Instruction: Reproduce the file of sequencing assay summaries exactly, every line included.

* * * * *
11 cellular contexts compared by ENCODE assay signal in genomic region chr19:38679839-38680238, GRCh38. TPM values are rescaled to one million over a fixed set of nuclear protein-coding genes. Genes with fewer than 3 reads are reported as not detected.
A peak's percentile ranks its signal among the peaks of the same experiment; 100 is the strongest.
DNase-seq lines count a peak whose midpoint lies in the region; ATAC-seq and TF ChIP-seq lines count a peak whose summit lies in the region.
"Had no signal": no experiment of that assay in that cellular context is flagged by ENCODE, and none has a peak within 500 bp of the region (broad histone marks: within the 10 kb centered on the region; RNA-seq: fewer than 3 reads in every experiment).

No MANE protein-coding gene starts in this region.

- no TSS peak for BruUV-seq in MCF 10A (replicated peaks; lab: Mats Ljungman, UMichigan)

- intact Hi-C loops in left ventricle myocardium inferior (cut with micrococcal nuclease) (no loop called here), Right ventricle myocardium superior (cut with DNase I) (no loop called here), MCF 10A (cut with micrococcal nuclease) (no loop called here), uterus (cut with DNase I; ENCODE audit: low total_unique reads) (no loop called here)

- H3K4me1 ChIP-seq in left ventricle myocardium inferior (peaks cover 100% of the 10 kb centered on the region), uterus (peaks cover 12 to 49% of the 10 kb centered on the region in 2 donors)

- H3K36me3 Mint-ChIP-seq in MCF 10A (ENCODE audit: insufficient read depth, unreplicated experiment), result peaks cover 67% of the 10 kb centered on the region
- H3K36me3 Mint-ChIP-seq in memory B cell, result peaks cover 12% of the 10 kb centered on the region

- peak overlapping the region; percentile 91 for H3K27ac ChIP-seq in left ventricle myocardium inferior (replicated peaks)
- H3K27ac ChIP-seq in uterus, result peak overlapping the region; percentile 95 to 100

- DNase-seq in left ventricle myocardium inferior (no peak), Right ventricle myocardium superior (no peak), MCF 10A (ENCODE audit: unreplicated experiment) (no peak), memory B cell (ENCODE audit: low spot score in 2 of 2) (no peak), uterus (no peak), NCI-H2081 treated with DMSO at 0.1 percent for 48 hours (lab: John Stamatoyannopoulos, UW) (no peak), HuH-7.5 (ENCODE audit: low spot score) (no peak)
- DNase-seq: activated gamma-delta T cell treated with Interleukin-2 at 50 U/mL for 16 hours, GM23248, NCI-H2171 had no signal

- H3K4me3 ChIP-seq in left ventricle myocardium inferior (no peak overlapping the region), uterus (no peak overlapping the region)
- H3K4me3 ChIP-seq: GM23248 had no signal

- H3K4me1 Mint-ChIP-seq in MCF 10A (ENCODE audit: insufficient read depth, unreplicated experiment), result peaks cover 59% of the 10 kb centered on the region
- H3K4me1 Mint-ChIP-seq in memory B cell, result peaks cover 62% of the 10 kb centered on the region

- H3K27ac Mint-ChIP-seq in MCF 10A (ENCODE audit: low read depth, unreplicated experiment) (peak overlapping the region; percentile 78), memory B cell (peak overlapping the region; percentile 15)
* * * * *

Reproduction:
11 cellular contexts compared by ENCODE assay signal in genomic region chr19:38679839-38680238, GRCh38. TPM values are rescaled to one million over a fixed set of nuclear protein-coding genes. Genes with fewer than 3 reads are reported as not detected.
A peak's percentile ranks its signal among the peaks of the same experiment; 100 is the strongest.
DNase-seq lines count a peak whose midpoint lies in the region; ATAC-seq and TF ChIP-seq lines count a peak whose summit lies in the region.
"Had no signal": no experiment of that assay in that cellular context is flagged by ENCODE, and none has a peak within 500 bp of the region (broad histone marks: within the 10 kb centered on the region; RNA-seq: fewer than 3 reads in every experiment).

No MANE protein-coding gene starts in this region.

- no TSS peak for BruUV-seq in MCF 10A (replicated peaks; lab: Mats Ljungman, UMichigan)

- intact Hi-C loops in left ventricle myocardium inferior (cut with micrococcal nuclease) (no loop called here), Right ventricle myocardium superior (cut with DNase I) (no loop called here), MCF 10A (cut with micrococcal nuclease) (no loop called here), uterus (cut with DNase I; ENCODE audit: low total_unique reads) (no loop called here)

- H3K4me1 ChIP-seq in left ventricle myocardium inferior (peaks cover 100% of the 10 kb centered on the region), uterus (peaks cover 12 to 49% of the 10 kb centered on the region in 2 donors)

- H3K36me3 Mint-ChIP-seq in MCF 10A (ENCODE audit: insufficient read depth, unreplicated experiment), result peaks cover 67% of the 10 kb centered on the region
- H3K36me3 Mint-ChIP-seq in memory B cell, result peaks cover 12% of the 10 kb centered on the region

- peak overlapping the region; percentile 91 for H3K27ac ChIP-seq in left ventricle myocardium inferior (replicated peaks)
- H3K27ac ChIP-seq in uterus, result peak overlapping the region; percentile 95 to 100

- DNase-seq in left ventricle myocardium inferior (no peak), Right ventricle myocardium superior (no peak), MCF 10A (ENCODE audit: unreplicated experiment) (no peak), memory B cell (ENCODE audit: low spot score in 2 of 2) (no peak), uterus (no peak), NCI-H2081 treated with DMSO at 0.1 percent for 48 hours (lab: John Stamatoyannopoulos, UW) (no peak), HuH-7.5 (ENCODE audit: low spot score) (no peak)
- DNase-seq: activated gamma-delta T cell treated with Interleukin-2 at 50 U/mL for 16 hours, GM23248, NCI-H2171 had no signal

- H3K4me3 ChIP-seq in left ventricle myocardium inferior (no peak overlapping the region), uterus (no peak overlapping the region)
- H3K4me3 ChIP-seq: GM23248 had no signal

- H3K4me1 Mint-ChIP-seq in MCF 10A (ENCODE audit: insufficient read depth, unreplicated experiment), result peaks cover 59% of the 10 kb centered on the region
- H3K4me1 Mint-ChIP-seq in memory B cell, result peaks cover 62% of the 10 kb centered on the region

- H3K27ac Mint-ChIP-seq in MCF 10A (ENCODE audit: low read depth, unreplicated experiment) (peak overlapping the region; percentile 78), memory B cell (peak overlapping the region; percentile 15)